Hi ladies and gentlemen, i hereby come with a lot of apologies of being quiet for quite sometime  but according to my findings and research this what i have compiled and came up with.

           

ELEPHANTS AND MAMMOTHS

  

                                    1.ELEPHANTS

 Elephants are large mammals,the current known elephant species are;

(i) African bush elephant

(i) African forest elephant

(ii) Asian elephant 

             All elephants have several distinctive features, the most notable of which is a long trunk, used for many purposes, particularly breathing, lifting water, and grasping objects. Their incisors grow into tusks, which can serve as weapons and as tools for moving objects and digging. Elephants' large ear flaps help to control their body temperature. Their pillar-like legs can carry their great weight. African elephants have larger ears and concave backs while Asian elephants have smaller ears and convex or level backs.

          Elephants are herbivorous and can be found in different habitats including savannas, forests, deserts, and marshes. They prefer to stay near water. They are considered to be a keystone species due to their impact on their environments. Other animals tend to keep their distance from elephants while predators, such as lions, tigers, hyenas, and any wild dogs, usually target only young elephants (or "calves"). Elephants have a fission-fusion society in which multiple family groups come together to socialise. Females tend to live in family groups, which can consist of one female with her calves or several related females with offspring. The groups are led by an individual known as the matriarch, often the oldest.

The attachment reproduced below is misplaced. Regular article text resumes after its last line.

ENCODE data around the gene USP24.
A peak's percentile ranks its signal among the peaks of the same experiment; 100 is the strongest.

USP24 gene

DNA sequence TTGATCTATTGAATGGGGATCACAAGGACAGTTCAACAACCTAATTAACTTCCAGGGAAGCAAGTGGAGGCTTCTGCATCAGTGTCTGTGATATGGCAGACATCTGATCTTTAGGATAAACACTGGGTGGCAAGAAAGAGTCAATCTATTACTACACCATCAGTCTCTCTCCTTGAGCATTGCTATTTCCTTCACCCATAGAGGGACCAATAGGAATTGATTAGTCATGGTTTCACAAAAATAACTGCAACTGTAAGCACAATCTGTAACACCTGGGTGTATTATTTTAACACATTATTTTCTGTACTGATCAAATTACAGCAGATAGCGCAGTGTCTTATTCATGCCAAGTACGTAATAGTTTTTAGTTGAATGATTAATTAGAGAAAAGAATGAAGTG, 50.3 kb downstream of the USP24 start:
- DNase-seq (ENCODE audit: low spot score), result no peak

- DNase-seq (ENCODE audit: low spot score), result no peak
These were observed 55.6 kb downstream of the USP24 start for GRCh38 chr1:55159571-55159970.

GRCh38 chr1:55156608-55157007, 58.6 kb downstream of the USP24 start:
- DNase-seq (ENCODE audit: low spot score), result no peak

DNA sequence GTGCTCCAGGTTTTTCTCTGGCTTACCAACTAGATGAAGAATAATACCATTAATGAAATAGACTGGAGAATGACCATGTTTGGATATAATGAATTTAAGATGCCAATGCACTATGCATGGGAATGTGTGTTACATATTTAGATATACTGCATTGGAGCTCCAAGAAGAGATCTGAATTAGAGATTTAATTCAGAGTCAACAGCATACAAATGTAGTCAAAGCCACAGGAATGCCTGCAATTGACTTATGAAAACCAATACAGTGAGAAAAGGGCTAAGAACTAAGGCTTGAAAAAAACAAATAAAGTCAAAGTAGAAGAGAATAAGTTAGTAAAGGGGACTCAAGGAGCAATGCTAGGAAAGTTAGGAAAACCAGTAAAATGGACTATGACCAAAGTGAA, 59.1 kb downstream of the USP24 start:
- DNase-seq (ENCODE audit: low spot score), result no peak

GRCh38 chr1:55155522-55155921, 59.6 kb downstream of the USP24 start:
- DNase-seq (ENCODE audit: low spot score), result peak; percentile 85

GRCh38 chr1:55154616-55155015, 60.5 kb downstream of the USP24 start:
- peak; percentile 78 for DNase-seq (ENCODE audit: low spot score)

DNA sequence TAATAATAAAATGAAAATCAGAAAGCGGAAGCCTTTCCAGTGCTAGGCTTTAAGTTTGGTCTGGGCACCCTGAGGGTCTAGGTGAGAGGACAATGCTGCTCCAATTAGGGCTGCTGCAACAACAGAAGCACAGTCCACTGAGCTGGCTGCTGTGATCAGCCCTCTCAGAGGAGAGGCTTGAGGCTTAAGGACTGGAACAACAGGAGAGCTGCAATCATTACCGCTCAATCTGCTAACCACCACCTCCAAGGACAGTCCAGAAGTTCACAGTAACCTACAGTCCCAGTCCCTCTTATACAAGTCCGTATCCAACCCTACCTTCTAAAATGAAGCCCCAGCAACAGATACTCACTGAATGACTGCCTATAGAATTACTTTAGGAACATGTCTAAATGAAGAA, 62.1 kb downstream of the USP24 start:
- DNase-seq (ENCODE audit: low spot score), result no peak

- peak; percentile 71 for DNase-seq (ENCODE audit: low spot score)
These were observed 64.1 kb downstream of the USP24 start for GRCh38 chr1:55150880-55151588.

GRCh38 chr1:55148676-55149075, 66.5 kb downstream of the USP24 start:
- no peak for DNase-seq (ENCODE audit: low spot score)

After puberty male elephants may separate from their family groups and live with other males.

                             2. MAMMOTH

mammoth is any species of the extinct Mammuthus, one of the many genera that make up the order of trunked mammals.Mammoth were commonly equipped with long, curved tusks and, in northern species, a covering of long hair.

 

The Differences Between Mammoths & Elephants

                 Mammoths and elephants are two groups of long-trunked, big-tusked and typically enormous herbivores that both enjoy a long and storied relationship with human beings.

        > Aside from the obvious fact that mammoths are extinct, a number of physical, ecological and geographic differences distinguish these behemoths. Some people erroneously assume that elephants descended from mammoths, but they’re actually close cousins that share a common ancestor.